(see below), subsequently presented in a colour profile by Uwe Feist
in the Aero Series # 2 book 'Nakajima Ki-84 Hayate' (Aero Publishers, Inc., 1965) and became well known from the painting by Jack Leynnwood
which featured on the cover of 'Japanese Army Air Force Camouflage and Markings World War II' by Donald W Thorpe
(Aero Publishers, Inc., 1968). More recently photographs have established the existence of the marking on a Ki-44 abandoned in the Philippines (please see Osprey
Aircraft of the Aces 100 'Ki-44 Tojo Aces of World War 2' photo page 51 and profiles 17 and 18 also shown below courtesy of the artist Ronnie Olsthoorn
Aireview Magazine December 1964
From 8 November 1944 the unit served in the Philippines from main and auxiliary airfields at Zablan near Manila with about 20 Ki-44 where it suffered heavy losses with 15 pilots killed in action, including Capt Tsuchihashi the newly appointed Sentai commander who fell in combat on 7 December 1944. On 13 November the unit was heavily engaged with USN carrier aircraft raiding across the Manila area, claiming nine enemy aircraft destroyed and two probables for the loss of six aircraft and four pilots which included the 3rd Chutai leader Lt Tokuji Chiji-iwa. Following the raids a total of 30 USN aircraft were reported as losses, including 10 Hellcats, with 11 pilots missing or killed. The surviving elements of the Sentai's Philippines deployment were withdrawn to Formosa in January 1945. During service in the Philippines the unit had begun conversion to the Ki-84 Hayate. It remained in Formosa until the end of the war but participated in the Okinawa campaign.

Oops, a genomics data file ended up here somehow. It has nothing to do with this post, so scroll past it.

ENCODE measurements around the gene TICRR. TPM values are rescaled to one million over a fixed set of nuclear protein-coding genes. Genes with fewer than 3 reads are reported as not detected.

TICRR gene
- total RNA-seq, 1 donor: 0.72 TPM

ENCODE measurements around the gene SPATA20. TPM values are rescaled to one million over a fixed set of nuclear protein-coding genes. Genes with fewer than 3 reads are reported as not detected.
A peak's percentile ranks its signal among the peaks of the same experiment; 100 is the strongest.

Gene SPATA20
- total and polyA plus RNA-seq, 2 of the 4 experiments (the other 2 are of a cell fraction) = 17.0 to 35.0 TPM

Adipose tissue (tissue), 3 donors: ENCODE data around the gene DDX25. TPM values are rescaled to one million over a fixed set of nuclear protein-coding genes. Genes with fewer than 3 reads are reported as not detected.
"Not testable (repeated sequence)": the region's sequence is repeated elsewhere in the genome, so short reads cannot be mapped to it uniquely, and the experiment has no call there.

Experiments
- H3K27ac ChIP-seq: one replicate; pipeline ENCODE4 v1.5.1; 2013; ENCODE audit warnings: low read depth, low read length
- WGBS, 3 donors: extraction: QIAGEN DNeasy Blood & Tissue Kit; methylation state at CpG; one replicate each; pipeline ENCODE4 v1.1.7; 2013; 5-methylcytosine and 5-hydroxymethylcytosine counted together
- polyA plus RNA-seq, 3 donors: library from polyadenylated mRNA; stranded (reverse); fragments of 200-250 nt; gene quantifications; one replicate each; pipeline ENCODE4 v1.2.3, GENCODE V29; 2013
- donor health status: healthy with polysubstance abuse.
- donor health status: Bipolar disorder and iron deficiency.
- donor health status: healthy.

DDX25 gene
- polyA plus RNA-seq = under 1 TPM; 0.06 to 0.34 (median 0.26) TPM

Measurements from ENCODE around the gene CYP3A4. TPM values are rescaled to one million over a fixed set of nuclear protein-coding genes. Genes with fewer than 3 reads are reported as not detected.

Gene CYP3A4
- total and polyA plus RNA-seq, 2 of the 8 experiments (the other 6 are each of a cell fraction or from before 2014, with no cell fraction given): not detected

The 29th Sentai wave-arrow marking was featured in the box art of Shigeo Koike
and as a decal option in the 1982 Hasegawa 1/72 Ki-84 kit as nicely modelled by Britmodeller Sean here
With special thanks to William for kindly sharing these images and details of his inspiring Ki-44 model here and to Ronnie for his kind permission to show his superb Ki-44 profiles.
Image credit: All model photos © 2020 William Davis; Profiles © 2020 Ronnie Olsthoorn; Tail insignia image © 1964 Aireview magazine/K Hashimoto; Box art © 1982 Hasegawa Corp.
Nice Shoki and great story. Thanks! I haven't seen this martial Sentai marking before.
Thanks for the sharing and the combat story.
The model is nice. Rare and interesting variant.
Enjoy seeing both the model (well done!) and the background of the unit. Thanks as always for sharing with us....
Very interesting site. It is easy to find people involved with the history of the Allied aircraft.
Very nice looking Shoki!...along with a fascinating historical record of the 29th Sentai.
Thanks so much for sharing
This is beautifully rendered, and it's really refreshing to see a Shoki model in such different markings. I knew nothing about the details Nick shares here, besides Ronnie's great artwork and its earlier appearance, until I read this account. Thank you, William, Ronnie, and Nick. Great post.
Great job, William.
Thanks for sharing, William & Nick.